Bonus Pentecost Reflection

English: Derivative work. Original image was t...

An extraordinary change occurred in the 12 male disciples and women present in the Upper Room after Pentecost. 

 From being frightened and awkward men and women, they became transformed into courageous witnesses, proof positive that the Easter Spirit of fresh hope and new beginnings had prevailed.

English: Derivative work. Original image 
by bobsht Flickr (Photo credit: Wikipedia)

They lived in a dark and oppressive world of Roman imperialism and occupation, of slavery and domination. 

Icon of the Pentecost
Icon of the Pentecost (Photo credit: Wikipedia

Despite being marginalised and imprisoned they had witnessed at first hand how Jesus had unflinchingly faced His death head on and come through it.

Maybe something John O Donohue wrote about death applied to their fearlessness in the face of the oppression they knew they would face in spreading the "good news."
“You should never give away your power to a system or to other people. 

You should hold the poise, beauty, and power of your soul within yourself. If no one can keep death away from you, then no one has ultimate power. 

It is within your power alone to transform your fear of death. If you learn not be afraid of death, then you do not need to fear anything else, either.” (O'Donohue 1997.)

Jesus had risen. and they knew He was still with them. 

But it was not their power alone that had transformed them - it was the power of The Holy Spirit that enabled them to overcome their fear.
From such unlikely beginnings, grew the early Church. 

                                             Thanks to Fr Austin Concord Pastor  
                                  for enhancing this lovely image Original Source here

As we prepare to celebrate Pentecost this year, I am aware of how many feel some of the mixed emotions of the early disciples.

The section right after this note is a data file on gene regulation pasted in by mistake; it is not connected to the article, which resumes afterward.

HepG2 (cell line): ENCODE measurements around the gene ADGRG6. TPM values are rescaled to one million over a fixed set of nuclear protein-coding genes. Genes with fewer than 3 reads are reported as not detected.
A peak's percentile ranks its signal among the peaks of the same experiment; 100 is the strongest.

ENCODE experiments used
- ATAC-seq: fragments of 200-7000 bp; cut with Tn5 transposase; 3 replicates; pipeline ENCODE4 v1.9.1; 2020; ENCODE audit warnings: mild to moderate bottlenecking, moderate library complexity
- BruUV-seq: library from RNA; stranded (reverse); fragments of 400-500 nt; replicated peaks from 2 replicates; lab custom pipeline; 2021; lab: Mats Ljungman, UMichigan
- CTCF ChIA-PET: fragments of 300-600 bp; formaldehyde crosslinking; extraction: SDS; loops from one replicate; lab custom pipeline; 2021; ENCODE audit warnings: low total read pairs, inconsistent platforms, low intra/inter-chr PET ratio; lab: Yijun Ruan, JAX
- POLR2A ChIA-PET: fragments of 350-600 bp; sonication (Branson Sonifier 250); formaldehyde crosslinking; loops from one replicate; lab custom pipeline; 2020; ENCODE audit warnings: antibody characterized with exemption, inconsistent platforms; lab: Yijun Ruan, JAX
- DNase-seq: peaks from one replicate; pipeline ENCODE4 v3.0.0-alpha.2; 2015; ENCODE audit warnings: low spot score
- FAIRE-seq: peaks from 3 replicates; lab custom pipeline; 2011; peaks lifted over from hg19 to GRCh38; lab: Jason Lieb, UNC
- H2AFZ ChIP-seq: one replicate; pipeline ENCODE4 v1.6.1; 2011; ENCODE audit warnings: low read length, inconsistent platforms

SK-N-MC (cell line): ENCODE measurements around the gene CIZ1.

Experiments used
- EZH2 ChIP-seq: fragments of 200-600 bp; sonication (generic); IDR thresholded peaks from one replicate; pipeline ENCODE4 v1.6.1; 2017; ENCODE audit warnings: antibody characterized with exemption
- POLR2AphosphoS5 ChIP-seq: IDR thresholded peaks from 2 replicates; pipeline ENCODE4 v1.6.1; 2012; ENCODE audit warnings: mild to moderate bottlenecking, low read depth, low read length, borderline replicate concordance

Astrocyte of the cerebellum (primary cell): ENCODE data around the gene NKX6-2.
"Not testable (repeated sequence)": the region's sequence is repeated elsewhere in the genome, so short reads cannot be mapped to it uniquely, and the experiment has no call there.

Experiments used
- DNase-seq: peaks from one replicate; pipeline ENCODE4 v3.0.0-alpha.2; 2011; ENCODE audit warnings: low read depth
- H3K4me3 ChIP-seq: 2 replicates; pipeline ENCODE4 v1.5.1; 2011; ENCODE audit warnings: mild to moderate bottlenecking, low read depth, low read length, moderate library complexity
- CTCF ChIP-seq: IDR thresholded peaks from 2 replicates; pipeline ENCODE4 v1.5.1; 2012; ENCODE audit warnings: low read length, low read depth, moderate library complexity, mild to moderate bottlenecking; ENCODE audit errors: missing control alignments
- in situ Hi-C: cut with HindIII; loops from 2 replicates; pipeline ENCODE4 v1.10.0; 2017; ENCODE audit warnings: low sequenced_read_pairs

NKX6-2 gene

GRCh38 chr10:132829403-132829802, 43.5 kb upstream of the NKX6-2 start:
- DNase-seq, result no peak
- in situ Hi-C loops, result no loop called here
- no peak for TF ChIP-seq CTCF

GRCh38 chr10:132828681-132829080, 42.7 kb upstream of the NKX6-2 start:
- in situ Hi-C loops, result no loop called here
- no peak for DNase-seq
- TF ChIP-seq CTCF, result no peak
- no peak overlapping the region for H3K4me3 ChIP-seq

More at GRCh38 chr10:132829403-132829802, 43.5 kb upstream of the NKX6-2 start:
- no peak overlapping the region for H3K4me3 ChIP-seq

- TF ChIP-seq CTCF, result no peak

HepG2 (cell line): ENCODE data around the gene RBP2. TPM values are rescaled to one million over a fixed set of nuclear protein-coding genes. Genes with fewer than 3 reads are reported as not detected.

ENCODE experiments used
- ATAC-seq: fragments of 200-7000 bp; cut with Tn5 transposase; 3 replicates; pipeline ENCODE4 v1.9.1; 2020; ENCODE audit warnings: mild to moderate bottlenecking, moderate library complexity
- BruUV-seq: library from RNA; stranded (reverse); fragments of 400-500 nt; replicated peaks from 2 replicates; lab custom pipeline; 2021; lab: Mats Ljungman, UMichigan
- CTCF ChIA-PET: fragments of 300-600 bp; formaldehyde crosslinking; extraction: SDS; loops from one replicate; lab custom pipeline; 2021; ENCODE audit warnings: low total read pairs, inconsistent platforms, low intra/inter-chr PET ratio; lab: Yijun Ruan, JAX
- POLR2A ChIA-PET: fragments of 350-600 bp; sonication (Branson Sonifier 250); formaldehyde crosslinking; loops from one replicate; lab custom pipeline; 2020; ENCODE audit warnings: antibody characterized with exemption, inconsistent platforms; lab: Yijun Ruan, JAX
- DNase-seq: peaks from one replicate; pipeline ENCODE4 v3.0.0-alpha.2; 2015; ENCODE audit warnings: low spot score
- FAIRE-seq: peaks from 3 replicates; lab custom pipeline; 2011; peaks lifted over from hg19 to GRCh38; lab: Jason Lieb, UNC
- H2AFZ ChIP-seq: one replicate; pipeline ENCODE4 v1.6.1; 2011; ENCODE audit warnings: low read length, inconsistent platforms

Major problems facing today’s Church have led to anxiety and a weakening and numbing of faith for many. 
Yet the release given by the Holy Spirit teaches us that we are wildly free and have nothing to fear, no matter what terrors of social reality hit us.
In the wider world there are any number of hope sapping crises– climate change and ecological disaster, issues of global poverty, a world focused on greed, consumption  racism, gender discrimination, war and threats of war.

Somehow in all of this there are still kind, compassionate people blessed with integrity, many "Good Samaritans"and "good shepherds."

This lovely homily from here quotes John O’Donohue who believed that each of us can practice blessing and urged us to rediscover our own power to bless others.  
When we bless others, we are blessed in return.  He wrote, ‘whenever you give a blessing,  a blessing returns to enfold you.” ( From his book, ‘To Bless The Space Between Us.)

John O’Donohue viewed blessing as prayer or invocation.  He writes, ‘blessing is a gracious invocation, where the human heart pleads with the divine heart,”
and “Blessing in the infusion of sacred power, the art of harvesting the wisdom of the invisible world.’ 

God is the source of all blessing, and when we bless, we become channels of divine power, there is an infusion of God’s joy, love and light.  
To bless is to invoke God’s power, God’s spirit, God’s Word to fill the person we bless. 

To bless is to believe, to have faith that the Spirit of God, the Word of God, the love of God, the peace of God becomes real and active through our actions.

 Blessing opens the door to the creative energy of the Holy Spirit, blessing releases sacred power, blessing heals and transforms us and our world, blessing creates God’s peace."

So Blessings to All this Pentecost

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